Inputs in the user interface need to be transformed into actions that trigger state changes. That is the responsibility of the Dispatcher: take inputs and transform them into actions that modify the state.

Dispatchers have three parameters:

Internally, a dispatcher is a function from the input type, to an array of side-effectful actions that depend on an environment and mutate a state; that is:

(I) -> [EnvIO<E, Error, State<S, Void>>]


Each action in the array will trigger a UI refresh; this is because some inputs may trigger a UI update, then do a long-running task, and finally trigger a new UI update to show the final result.

Nonetheless, we can create dispatchers for actions that involve single UI updates, or even ones that are side-effect free, with the following methods:


Pure Dispatcher

Incrementing or decrementing the count of a stepper is a pure state modification, so we can create a dispatcher like:

enum StepperInput {
    case tapDecrement
    case tapIncrement

typealias StepperDispatcher = StateDispatcher<Any, Int, StepperInput>

let stepperDispatcher = StepperDispatcher.pure { input in
    switch input {
    case .tapDecrement:
        return .modify { count in count - 1 }^
    case .tapIncrement:
        return .modify { count in count + 1 }^

Effectful Dispatcher

Rolling a die is a side-effectful action, as it includes randomness. We can capture randomness in a dependency:

protocol Randomness {
    func getInt<E>(in range: ClosedRange<Int>) -> EnvIO<E, Error, Int>

Then, we can create our dispatcher as:

enum DieInput {
    case roll

struct Die {
    let number: Int

typealias DieDispatcher = StateDispatcher<Randomness, Die, DieInput>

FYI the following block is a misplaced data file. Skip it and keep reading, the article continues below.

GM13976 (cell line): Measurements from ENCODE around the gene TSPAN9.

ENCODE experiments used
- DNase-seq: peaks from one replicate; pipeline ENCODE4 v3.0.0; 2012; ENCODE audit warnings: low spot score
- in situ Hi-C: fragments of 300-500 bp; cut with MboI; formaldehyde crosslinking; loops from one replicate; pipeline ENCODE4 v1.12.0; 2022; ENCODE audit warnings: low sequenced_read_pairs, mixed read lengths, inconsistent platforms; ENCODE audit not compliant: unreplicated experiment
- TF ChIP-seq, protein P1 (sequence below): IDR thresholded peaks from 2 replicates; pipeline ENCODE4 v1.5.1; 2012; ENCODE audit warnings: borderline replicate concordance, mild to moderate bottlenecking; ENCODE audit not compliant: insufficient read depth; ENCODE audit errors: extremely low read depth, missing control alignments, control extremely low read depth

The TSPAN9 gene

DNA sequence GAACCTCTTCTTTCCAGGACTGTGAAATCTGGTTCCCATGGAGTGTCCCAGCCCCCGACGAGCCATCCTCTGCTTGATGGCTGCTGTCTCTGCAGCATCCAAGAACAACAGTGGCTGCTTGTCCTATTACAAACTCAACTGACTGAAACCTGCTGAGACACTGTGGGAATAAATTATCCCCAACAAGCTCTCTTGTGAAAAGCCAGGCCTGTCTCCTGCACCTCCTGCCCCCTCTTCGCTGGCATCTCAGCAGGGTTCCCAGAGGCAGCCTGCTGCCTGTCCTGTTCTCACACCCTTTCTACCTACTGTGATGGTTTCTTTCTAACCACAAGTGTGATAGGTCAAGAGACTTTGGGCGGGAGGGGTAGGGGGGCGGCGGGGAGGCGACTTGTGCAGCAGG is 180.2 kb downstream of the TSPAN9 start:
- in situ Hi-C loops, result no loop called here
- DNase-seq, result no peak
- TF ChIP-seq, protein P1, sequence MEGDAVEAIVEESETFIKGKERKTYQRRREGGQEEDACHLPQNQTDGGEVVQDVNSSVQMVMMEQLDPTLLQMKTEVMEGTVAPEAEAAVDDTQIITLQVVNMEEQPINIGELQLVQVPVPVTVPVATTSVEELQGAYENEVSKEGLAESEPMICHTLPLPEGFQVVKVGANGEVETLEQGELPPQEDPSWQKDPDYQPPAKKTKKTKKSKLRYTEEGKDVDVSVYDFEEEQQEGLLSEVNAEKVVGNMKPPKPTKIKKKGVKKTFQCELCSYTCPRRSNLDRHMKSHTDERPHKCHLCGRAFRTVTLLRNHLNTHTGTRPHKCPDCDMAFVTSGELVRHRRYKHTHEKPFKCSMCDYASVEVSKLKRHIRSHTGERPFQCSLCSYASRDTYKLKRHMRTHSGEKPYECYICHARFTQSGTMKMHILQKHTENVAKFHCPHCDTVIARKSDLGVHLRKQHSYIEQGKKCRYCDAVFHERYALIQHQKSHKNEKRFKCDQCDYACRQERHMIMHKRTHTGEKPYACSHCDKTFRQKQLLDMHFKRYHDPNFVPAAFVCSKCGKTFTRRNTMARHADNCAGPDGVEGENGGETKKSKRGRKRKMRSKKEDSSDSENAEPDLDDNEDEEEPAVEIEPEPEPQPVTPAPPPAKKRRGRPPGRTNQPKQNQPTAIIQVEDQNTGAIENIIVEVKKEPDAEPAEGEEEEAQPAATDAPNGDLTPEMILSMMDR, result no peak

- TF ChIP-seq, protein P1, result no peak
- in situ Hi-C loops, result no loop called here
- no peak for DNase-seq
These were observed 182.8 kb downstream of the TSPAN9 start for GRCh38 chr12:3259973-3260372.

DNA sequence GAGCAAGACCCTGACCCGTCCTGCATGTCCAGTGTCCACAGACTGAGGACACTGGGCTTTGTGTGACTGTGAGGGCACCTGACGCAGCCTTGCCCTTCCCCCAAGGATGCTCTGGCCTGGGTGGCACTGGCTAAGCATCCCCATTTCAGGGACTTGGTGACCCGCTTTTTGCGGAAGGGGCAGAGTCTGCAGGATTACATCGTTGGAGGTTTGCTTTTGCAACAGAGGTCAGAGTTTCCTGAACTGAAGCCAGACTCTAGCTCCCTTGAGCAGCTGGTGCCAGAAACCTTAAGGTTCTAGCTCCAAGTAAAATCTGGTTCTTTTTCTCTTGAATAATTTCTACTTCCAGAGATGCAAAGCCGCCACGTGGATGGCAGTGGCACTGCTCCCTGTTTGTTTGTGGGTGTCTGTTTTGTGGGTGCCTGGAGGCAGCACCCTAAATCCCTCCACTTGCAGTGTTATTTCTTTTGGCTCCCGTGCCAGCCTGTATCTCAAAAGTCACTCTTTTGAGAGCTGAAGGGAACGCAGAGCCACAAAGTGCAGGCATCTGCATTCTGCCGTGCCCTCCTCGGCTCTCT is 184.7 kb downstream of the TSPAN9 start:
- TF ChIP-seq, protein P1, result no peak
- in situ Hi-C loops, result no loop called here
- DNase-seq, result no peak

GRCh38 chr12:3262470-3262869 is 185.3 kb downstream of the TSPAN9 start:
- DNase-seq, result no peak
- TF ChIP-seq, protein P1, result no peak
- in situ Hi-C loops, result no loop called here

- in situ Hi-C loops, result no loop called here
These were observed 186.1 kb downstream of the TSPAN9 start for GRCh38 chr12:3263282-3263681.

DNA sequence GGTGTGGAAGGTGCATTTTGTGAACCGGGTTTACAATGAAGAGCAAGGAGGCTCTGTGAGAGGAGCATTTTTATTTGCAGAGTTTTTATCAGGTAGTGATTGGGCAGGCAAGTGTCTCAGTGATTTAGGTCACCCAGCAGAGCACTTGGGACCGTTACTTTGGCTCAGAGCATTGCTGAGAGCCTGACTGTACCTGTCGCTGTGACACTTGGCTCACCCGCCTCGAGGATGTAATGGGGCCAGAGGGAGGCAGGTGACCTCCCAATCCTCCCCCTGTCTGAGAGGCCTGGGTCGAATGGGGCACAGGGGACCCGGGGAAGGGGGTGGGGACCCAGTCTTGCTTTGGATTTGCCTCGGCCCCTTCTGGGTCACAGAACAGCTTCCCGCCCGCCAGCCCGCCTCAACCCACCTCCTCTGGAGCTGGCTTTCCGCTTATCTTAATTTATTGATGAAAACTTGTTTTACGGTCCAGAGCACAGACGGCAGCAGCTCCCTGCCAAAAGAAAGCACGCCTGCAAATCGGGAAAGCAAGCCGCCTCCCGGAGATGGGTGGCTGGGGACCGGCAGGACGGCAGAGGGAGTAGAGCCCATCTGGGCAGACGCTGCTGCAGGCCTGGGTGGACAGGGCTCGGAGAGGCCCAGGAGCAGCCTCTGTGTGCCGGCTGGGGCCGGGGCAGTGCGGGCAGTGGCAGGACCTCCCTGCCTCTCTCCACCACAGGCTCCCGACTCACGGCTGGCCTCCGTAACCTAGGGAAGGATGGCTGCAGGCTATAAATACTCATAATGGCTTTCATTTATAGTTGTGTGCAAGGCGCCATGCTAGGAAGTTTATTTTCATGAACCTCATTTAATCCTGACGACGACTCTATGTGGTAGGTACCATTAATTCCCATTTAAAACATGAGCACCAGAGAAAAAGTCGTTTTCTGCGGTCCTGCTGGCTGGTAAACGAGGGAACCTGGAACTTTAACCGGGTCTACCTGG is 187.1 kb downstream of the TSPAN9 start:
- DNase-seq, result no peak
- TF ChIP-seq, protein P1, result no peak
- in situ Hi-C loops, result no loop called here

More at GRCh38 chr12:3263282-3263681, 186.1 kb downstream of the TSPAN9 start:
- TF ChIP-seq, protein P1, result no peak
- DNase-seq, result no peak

let dieDispatcher = DieDispatcher.effectful { input in
    switch input {
    case .roll:
        return EnvIO.accessM { random in random.getInt(in: 1 ... 6) }
            .map { n in
                .set(Die(number: n))^

Workflow Dispatcher

Finally, we can create a dispatcher that triggers multiple UI updates. For instance, we may show a loading indicator, fetch data from the network, and then show it in the UI.

// Dependencies
protocol Network {
    func load<E>() -> EnvIO<E, Error, Data>

// State
enum ScreenState {
    case loading
    case loaded(Data)

// Input
enum ScreenInput {
    case fetchData

// Dispatcher
typealias ScreenDispatcher = StateDispatcher<Network, ScreenState, ScreenInput>

func showLoading() -> EnvIO<Network, Error, State<ScreenState, Void>> {

func showLoadedData() -> EnvIO<Network, Error, State<ScreenState, Void>> {
    let network = EnvIO<Network, Error, Network>.var()
    let data = EnvIO<Network, Error, Data>.var()
    return binding(
        continueOn(.global(qos: .background)),
        network <- .ask(),
        data <- network.get.load(),
        yield: .set(.loaded(data.get))^

let screenDispatcher = ScreenDispatcher.workflow { input in
    switch input {
    case .fetchData:
        return [

Combining Dispatchers

As long as two dispatchers share the same type parameters, they can be combined, as they conform to Semigroup.

If they don’t have the same type parameters, they can be transformed using the widen method, which needs the following:

For instance, consider the screenDispatcher above needs to be combined with a parent dispatcher that works on more general environment, state and input:

struct Dependencies {
    let network: Network
    let database: Database

struct ParentState {
    let screen: ScreenState
    let other: OtherState

enum ParentInput {
    case screen(ScreenInput)
    case other(OtherInput)

typealias ParentDispatcher = StateDispatcher<Dependencies, ParentState, ParentInput>

First, we need to create a lens and a prism to focus on the state and input of our child dispatcher:

let screenLens = Lens<ParentState, ScreenState>(
    get: { parent in parent.screen },
    set: { parent, newScreen in ParentState(screen: newScreen, other: parent.other) }

extension ParentInput: AutoPrism {}
let screenPrism = ParentInput.prism(for: ParentInput.screen)

Then, we can widen our screenDispatcher to have the same type parameters as the parent:

let widenScreenDispatcher: ParentDispatcher = screenDispatcher.widen(
    transformEnvironment: { dependencies in dependencies.network },
    transformState: screenLens,
    transformInput: screenPrism

And finally, we can combine both dispatchers:

let appDispatcher = parentDispatcher.combine(widenScreenDispatcher)

This lets us write very focused dispatchers that only receive what they need to perform their job, separate our concerns properly, and then have powerful ways to compose them into a single dispatcher that manages the logic of our application.